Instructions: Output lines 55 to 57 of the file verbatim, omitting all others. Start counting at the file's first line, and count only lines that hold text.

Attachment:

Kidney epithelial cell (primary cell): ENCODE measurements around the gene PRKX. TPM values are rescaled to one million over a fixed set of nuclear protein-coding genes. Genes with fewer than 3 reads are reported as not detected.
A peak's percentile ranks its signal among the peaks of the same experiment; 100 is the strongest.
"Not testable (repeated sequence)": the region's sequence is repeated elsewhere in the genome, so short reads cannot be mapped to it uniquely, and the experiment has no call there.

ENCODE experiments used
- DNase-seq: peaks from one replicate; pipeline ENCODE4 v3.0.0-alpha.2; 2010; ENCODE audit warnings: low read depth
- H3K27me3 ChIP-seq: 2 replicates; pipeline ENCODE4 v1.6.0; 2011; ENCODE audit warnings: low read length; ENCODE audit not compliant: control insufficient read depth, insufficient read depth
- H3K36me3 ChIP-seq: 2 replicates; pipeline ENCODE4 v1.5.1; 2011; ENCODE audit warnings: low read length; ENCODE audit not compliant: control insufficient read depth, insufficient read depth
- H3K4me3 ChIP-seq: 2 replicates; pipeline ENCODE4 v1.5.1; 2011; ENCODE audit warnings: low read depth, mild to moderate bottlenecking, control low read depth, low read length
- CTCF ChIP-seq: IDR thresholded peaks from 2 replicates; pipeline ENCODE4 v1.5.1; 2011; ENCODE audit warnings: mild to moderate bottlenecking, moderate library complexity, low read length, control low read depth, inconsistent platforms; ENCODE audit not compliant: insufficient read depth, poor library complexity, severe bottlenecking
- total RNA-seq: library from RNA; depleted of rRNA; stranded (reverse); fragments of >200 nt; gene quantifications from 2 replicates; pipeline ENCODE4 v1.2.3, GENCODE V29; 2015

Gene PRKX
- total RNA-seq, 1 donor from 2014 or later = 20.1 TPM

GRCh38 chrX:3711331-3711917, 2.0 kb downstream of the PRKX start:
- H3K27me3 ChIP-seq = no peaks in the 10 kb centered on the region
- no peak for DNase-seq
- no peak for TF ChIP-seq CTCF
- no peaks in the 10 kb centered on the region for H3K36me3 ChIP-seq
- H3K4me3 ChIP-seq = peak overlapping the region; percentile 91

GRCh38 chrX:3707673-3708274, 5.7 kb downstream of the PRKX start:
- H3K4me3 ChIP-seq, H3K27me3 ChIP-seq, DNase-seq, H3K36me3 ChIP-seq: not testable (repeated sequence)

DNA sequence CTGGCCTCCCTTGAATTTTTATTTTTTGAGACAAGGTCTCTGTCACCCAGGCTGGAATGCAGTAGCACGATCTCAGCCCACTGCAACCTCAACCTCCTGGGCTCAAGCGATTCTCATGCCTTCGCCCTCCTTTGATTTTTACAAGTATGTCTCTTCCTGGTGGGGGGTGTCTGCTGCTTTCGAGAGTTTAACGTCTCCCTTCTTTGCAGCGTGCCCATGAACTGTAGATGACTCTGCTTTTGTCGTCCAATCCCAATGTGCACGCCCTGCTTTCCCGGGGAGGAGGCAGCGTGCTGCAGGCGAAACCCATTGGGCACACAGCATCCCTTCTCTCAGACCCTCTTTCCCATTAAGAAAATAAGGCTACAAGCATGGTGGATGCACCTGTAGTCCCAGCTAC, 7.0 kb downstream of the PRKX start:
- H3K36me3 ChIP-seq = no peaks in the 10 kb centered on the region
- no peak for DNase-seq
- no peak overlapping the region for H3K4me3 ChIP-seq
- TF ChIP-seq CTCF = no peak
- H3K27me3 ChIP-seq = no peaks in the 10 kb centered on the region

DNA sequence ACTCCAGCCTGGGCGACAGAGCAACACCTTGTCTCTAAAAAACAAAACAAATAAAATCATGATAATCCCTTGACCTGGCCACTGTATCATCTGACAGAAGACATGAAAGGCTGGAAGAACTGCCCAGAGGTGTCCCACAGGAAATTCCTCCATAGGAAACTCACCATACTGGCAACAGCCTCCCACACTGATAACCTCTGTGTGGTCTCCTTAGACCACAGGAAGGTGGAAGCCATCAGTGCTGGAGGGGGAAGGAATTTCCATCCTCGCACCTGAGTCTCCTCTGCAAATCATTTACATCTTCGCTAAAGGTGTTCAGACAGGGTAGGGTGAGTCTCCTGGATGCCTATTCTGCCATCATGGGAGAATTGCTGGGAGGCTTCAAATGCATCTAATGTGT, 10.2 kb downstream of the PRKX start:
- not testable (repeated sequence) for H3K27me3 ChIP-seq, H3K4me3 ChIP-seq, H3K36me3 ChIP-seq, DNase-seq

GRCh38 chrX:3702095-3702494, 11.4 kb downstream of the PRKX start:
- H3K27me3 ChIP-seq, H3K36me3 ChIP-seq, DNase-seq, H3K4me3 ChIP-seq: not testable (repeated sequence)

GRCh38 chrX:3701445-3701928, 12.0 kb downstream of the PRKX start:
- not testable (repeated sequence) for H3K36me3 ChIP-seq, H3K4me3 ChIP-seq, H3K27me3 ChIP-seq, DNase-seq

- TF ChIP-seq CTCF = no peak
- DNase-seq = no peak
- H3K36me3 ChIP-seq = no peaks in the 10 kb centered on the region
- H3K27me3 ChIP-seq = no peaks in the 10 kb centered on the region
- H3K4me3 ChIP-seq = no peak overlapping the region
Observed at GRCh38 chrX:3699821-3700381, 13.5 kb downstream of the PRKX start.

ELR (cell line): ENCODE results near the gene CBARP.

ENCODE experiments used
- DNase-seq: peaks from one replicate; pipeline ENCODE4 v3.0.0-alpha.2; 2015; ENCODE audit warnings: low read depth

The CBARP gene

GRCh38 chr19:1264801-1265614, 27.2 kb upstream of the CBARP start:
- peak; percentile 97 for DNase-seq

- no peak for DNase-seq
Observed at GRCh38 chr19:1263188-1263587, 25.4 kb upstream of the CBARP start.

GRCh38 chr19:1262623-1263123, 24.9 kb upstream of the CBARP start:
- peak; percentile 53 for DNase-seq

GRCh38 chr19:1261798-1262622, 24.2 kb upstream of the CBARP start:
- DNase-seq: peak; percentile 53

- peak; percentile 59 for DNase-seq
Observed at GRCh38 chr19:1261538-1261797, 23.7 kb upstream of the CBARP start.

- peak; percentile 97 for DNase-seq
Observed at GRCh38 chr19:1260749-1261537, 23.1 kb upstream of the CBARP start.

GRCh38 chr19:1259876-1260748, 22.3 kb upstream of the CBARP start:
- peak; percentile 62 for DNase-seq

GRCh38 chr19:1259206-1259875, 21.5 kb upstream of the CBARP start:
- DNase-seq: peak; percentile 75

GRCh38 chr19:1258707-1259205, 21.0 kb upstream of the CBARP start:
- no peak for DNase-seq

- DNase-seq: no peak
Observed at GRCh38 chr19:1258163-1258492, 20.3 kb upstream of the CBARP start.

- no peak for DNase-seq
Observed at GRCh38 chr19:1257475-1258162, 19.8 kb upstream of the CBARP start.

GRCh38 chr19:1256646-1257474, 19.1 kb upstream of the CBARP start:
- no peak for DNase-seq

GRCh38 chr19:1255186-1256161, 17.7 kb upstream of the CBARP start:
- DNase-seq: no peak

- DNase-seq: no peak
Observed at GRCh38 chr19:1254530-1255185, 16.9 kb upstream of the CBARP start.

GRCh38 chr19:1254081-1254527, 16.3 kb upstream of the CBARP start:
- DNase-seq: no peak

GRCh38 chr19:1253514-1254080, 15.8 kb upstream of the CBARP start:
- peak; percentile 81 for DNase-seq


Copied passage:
GRCh38 chr19:1259876-1260748, 22.3 kb upstream of the CBARP start:
- peak; percentile 62 for DNase-seq

GRCh38 chr19:1259206-1259875, 21.5 kb upstream of the CBARP start: